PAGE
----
The Menaced Assassin

John Haber
in New York City

Joan Miró: Painting and Anti-Painting

Miró's Dutch Interiors

From 1927 to 1937, Joan Miró dished out a history in brief of modern art. For a decade, nothing was satisfactory and everything was possible.

As a postscript two years later, the Met pairs photographs to show the correspondences in Miró's Dutch Interiors from 1928, numbering every element as in a puzzle to connect the dots, and the numbers run into the dozens. They make a nice illustration of how the artist began the decade. Things are more or less in place, down to a dog and cat on the floor and a shelf and painting on the wall. They have merely run wild. Joan Miro's Dutch Interior (I) (Museum of Modern Art, 1928)The peaceful city out the window in Hendrick Sorgh's Lute Player now bustles with life down to people boating or drowning in the canals, a gable has become a pedestal with a very suspicious sculpture on top, the lute has taken on comic proportions, and so has the dog's anus. Throughout the series, people and pets multiply into a bat, a spider, and footprints flying every which way.

A decade in pursuit

"I want to assassinate painting," the Modern quotes him as saying, and he did not lack for murder weapons. He stripped painting down to little more than bare fabric and a splotch of white paint. He soaked it in oil, buried it in tar paper and linoleum, and crowded it to chaos. He stuck a sheaf of rope at its center, tightly wound as if for a hanging. He gave up on it entirely here and there.

Yet for all that, painting kept fighting back. MoMA calls the show "Joan Miró: Painting and Anti-Painting," but a title from René Magritte might do as well, The Menaced Assassin. At the very least, it makes for an unusually compressed, vivid alternative to a career retrospective. One who knew him only from his rigid early portraits might mistake him for a folk artist. One who knew him only from his late tapestries and sculptures, with their bird motifs and fields of color, might mistake him for a sentimentalist. Here, he and painting come out fighting.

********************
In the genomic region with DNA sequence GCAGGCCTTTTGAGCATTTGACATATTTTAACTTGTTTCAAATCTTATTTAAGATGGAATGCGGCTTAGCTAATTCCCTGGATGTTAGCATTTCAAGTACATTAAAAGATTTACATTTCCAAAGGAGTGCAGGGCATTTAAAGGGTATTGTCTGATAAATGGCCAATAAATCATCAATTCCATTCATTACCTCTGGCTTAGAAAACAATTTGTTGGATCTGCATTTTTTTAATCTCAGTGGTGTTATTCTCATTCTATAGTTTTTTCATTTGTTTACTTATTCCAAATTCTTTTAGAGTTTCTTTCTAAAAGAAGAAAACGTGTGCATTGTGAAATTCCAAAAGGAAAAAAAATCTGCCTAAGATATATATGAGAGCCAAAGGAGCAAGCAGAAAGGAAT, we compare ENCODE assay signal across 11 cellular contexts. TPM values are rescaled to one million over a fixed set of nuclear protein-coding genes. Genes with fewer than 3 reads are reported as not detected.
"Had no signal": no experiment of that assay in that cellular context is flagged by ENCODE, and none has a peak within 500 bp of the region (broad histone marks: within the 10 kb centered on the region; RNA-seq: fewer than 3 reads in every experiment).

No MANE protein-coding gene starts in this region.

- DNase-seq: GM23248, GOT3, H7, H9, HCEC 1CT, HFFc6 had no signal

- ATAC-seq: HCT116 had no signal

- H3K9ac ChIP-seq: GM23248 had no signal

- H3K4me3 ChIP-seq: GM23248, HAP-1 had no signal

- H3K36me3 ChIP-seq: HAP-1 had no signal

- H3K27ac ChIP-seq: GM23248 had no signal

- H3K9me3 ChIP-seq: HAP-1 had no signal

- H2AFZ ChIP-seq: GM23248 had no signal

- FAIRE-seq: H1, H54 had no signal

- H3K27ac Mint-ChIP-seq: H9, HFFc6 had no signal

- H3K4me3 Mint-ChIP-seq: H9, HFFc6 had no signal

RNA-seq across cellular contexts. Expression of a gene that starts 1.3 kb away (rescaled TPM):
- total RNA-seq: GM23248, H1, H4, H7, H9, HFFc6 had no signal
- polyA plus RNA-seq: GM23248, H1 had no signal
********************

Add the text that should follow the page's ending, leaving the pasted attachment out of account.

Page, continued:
Miró often conceived of work in series, and MoMA displays the decade as twelve discrete series. They may have run to as few as half dozen works apiece. One advantage of a show like this is seeing the survivors nearly complete. The online exhibition has most of the rest. They end in a work not in series, from the museum's permanent collection. Still Life with Shoe took him four months alone, and it marked a return to painting from life.

The series start with paintings on unprimed canvas. That means no coat of gesso or other primer to protect oil or the elements from eating right into the fabric. It means the color and texture of canvas enter the composition, as prominent as the concentrated spills of paint. It allows the canvas to function as a ground for spare lines or handwritten words in black water-based media. In effect, the medium really is the message—or many messages within a single painting.

Un oiseau (a bird) traces over a cloud of white, next to red feather itself like a paint spill. Below, une abeille (a bee) hoards a spot of blue. At the very bottom in larger letters, et la baisse (and lowers her or, vulgarly, screws her) may complete the sentence, a translation, or an answer (with perhaps a pun on et le baiser, and the kiss). One might not even notice right off that poursuit (pursuit) snakes through their midst in scragglier letters. The word escapes a yellow open circle, and the letter u escapes even the word. Who needs painting, when its signs are everywhere and when meaning is in hot pursuit?

In the final series, simple forms again appear on a fair degree of open space. Masonite here plays the role of canvas, and its rough and smooth sides alternately play its weave. Some smoky brown casein either heightens its textures or supplies depth and shadow. Oil color has barely expanded, to black, white, and the three primaries, but now black rather than white predominates. When two primitive profiles meet over a nest of pebbles on sand and white oil paint, they could be completing the ritual of pursuit from the show's very first painting.


The series in-between resist so straightforward a trajectory. They veer between impatient exploration and abrupt reversals. Sometimes Miró manages both at once, a kind of anti-anti-painting. A summary can quickly devolve into a catalog.